Courtyard of the school we visited

The areas near Rustenburg are not without their beauty.

We also made it out to a self-drivable game reserve.

met some giraffes

These two Elephants were dueling, and I only caught the tail end of the battle.  I was too pre-occupied with wondering if they were going to tumble onto us in our compact rental vehicle.  I missed the good parts of the fight, but I thought I should share it anyway!

Finally, I explored Lesotho and the Drakensberg Mountain Range 

Lesotho is a land-locked country inside of South Africa.  At one point they were supposed to become another province of SA, but corruption in the leadership prevented it.  Life is quite a bit different across the border.


Crossing the border

Lesotho is mountainous and windy.  It's not uncommon to see snow in the wintertime.

My favorite part of the visit was getting to see the primary school.  Mama Bope, the principal of the school and a former student shared with us about her experiences being an educator there.  The area of Lesotho that she teaches in has no electricity, no paved roads, and no access to proper health care.  It's uncommon for students to continue on to highschool if they plan to stay in the country because there are basically no job opportunities in Lesotho.   Most children return home to help their families with farming.   All that being said, none of those obstacles stop Mama Bope from having an amazing attitude and being an incredible teacher.  I hope I can come back to visit again.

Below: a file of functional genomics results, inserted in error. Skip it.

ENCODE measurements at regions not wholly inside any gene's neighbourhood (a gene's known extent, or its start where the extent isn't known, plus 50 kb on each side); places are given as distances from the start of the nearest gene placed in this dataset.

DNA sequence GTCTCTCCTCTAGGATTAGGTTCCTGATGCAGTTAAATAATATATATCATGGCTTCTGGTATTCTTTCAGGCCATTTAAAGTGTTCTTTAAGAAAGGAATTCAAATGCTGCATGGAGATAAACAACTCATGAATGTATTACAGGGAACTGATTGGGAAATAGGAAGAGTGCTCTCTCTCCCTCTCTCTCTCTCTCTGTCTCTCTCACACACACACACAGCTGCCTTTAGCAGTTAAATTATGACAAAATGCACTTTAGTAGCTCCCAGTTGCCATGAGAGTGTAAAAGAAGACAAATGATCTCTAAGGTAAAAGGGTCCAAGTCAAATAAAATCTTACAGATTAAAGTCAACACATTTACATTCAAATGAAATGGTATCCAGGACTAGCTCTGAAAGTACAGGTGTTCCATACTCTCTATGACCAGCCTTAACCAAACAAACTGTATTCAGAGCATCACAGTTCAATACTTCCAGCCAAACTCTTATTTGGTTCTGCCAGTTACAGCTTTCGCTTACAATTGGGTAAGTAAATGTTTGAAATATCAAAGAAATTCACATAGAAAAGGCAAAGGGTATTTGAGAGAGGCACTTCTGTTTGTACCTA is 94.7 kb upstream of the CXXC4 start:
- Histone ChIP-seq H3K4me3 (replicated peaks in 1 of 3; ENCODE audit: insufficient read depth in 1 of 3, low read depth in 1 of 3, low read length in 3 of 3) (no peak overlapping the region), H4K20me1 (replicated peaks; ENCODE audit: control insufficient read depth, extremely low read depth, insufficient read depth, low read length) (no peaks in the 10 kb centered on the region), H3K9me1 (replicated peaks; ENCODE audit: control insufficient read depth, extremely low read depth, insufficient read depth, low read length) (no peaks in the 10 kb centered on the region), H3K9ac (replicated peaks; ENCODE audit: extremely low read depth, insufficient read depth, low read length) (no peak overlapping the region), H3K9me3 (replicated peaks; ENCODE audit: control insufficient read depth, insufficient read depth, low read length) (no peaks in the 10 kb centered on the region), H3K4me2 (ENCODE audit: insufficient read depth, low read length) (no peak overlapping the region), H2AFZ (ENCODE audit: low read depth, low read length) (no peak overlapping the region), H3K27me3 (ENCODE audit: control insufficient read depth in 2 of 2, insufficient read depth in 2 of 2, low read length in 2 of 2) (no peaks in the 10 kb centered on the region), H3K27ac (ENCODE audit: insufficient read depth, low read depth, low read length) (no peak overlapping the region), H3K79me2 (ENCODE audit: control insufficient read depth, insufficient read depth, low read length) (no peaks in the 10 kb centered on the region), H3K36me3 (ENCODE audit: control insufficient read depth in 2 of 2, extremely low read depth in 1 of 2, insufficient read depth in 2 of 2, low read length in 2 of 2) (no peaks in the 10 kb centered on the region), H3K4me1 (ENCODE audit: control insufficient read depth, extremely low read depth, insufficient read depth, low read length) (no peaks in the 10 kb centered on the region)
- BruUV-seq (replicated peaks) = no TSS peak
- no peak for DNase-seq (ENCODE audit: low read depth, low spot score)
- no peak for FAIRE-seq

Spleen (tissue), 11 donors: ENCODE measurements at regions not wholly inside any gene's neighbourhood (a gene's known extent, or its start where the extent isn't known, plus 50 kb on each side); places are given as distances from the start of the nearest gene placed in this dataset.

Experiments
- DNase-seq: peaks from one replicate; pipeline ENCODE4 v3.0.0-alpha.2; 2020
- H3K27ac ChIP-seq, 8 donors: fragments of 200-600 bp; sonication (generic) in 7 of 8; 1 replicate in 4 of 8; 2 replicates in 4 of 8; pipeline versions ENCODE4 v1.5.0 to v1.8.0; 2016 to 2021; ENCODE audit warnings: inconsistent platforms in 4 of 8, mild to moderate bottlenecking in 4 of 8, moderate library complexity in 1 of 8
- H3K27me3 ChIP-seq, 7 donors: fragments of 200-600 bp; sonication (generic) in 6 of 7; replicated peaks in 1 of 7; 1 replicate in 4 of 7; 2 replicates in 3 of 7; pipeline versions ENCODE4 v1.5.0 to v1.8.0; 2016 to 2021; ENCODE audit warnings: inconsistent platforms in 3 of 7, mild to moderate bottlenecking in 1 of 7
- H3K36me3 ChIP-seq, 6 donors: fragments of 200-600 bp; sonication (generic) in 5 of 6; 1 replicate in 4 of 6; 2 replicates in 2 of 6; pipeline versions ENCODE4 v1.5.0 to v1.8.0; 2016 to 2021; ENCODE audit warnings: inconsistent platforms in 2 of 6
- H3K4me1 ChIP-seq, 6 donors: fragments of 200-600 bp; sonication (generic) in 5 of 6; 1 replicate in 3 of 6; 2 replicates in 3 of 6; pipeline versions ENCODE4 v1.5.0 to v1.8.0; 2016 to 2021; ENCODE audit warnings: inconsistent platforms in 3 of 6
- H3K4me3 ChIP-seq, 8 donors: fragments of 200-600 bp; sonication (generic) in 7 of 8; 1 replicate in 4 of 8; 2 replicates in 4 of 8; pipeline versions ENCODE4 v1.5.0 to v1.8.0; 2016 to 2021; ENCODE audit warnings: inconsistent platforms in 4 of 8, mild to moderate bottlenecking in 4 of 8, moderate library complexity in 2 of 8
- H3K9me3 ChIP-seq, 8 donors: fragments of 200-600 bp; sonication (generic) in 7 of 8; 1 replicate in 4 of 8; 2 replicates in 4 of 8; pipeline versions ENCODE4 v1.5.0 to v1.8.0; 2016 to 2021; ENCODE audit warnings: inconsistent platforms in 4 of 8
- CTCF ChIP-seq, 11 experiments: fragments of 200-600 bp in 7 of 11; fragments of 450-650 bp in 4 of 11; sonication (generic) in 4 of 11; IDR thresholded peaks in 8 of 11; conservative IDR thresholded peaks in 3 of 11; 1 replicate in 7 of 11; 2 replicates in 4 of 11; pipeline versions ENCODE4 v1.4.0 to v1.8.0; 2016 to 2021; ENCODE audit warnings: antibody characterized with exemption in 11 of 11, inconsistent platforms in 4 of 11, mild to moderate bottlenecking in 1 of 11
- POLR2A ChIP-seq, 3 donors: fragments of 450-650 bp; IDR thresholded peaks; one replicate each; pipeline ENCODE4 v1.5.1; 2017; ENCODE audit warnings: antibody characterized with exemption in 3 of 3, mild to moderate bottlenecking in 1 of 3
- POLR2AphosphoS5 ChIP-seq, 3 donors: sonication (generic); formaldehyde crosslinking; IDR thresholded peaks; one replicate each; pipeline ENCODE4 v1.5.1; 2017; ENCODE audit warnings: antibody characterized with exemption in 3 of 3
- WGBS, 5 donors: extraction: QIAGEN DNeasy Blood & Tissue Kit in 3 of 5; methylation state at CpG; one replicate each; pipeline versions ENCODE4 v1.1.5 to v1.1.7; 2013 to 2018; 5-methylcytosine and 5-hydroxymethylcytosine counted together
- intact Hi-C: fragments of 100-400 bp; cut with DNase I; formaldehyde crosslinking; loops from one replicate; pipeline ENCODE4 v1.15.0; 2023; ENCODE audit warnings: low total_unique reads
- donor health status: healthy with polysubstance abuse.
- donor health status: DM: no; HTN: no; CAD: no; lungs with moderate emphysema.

Mama Bope showing us the classroom she learned in as a student.  The outside.

No electricity means digital photography is a rare commodity.  The kids know to take full advantage of the opportunity to photo-bomb when it arrives.

Jumping photos were highly requested

one nice one

back to photo-bombing

After my visit to Lesotho, I decided to hike to the top of one of the peaks in the Drakensberg Mountain range.  The 'Berg is a special place and I was floored by the scenery. 

Looking out to Cathedral peak in the distance

Truly it was the most visually inspiring areas I have seen in the country so far.  My adventure there was also the most dramatic I have had here so far, but that is story for another post. 

 Stay tuned.